Plans in place for Afghan bombing probe: IHFFC

A Swiss-based commission is ready to investigate the US attack on a hospital in a northern Afghan city Keystone

A Swiss-based world body for investigating breaches of international humanitarian law says it has requested permission from the United States and Afghanistan – and already prepared an internal plan – for carrying out a confidential probe of the deadly US airstrikes on a medical charity's hospital in northern Afghanistan.

This content was published on October 15, 2015 - 09:20

The International Humanitarian Fact Finding Commission, or IHFFC, formally offered its “good offices” to those two countries and created a “draft agenda” on how it could immediately launch an investigation into the attack in Kunduz, Afghanistan, said Thilo Marauhn, a German expert on international law who is the first vice president of the commission based in the Swiss capital Bern.

“So far, the IHFFC has sent letters to the US and to the Afghan government indicating that it is prepared to conduct an investigation should either of the two governments ask the commission to conduct such an investigation,” Marauhn told on Wednesday. “Without such a request by either government, we cannot conduct an investigation.”

Poised for action

The repeated airstrikes by an American AC-130U gunship in the early morning hours of October 3 devastated a hospital in Kunduz, killing 12 staff members of the medical charity Médecins sans Frontières (MSF) and 10 patients, and injuring 37 others.

The US military bombed the MSF's trauma center in Kunduz in support of Afghan troops who called for back-up because they said they were under fire while clearing out Taliban insurgents. US officials called the airstrikes a mistake. President Barack Obama apologized to MSF's international president.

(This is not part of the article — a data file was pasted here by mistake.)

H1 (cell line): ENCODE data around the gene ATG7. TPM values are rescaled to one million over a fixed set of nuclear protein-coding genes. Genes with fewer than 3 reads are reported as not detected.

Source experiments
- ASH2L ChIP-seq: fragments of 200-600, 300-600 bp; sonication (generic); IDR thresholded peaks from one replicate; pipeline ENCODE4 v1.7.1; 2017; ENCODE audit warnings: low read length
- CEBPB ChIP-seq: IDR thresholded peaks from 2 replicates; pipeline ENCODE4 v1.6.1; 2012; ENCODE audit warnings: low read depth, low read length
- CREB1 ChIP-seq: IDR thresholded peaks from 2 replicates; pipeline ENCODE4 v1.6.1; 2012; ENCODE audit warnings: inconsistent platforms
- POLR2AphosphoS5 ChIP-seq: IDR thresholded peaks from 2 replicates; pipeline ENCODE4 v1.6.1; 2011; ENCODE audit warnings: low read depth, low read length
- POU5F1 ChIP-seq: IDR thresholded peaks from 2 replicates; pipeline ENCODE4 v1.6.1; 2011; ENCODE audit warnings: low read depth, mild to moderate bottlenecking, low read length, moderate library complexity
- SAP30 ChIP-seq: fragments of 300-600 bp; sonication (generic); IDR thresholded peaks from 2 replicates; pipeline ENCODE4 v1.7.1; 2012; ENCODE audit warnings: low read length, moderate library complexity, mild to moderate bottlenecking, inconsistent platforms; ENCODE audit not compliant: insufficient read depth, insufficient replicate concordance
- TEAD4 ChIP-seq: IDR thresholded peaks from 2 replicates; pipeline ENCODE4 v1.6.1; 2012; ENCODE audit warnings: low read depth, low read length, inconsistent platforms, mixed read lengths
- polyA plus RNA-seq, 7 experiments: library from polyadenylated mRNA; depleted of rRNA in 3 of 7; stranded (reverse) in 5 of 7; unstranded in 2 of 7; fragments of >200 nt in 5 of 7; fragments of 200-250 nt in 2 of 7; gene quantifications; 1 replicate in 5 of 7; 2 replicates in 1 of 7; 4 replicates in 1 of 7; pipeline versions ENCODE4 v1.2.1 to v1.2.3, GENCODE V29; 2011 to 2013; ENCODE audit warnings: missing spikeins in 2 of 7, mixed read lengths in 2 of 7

Since its creation after the Gulf War in 1991 under the Geneva Conventions, the intergovernmental commission has never before gained permission to conduct an investigation, owing to the requirement that nations suspected of violating international humanitarian law must be the ones to authorise it.

“It can be very quick. Once we would have a formal request from either of the parties concerned, we would become active,” Marauhn said. “Five or seven commission members would become active in this particular case. And it would be active within days.”

“We already have a kind of draft agenda, or mapping, for a potential investigation. Given the fact that we might be asked, we have been working on this in order to be prepared,” he added. “If someone is going to ask us, we will be there.”

Apologies 'not enough'

The Geneva-based MSF has called the attack a “war crime” and said it could not rely on US, Afghan and NATO authorities to determine what happened.

"We have received apologies and condolences, but this is not enough," said Joanne Liu, the MSF's international president, who began publicly appealing for the commission's involvement last week.

The US military has promised to conduct a thorough and transparent investigation. The White House said the Obama administration is confident that the military will provide a "full accounting".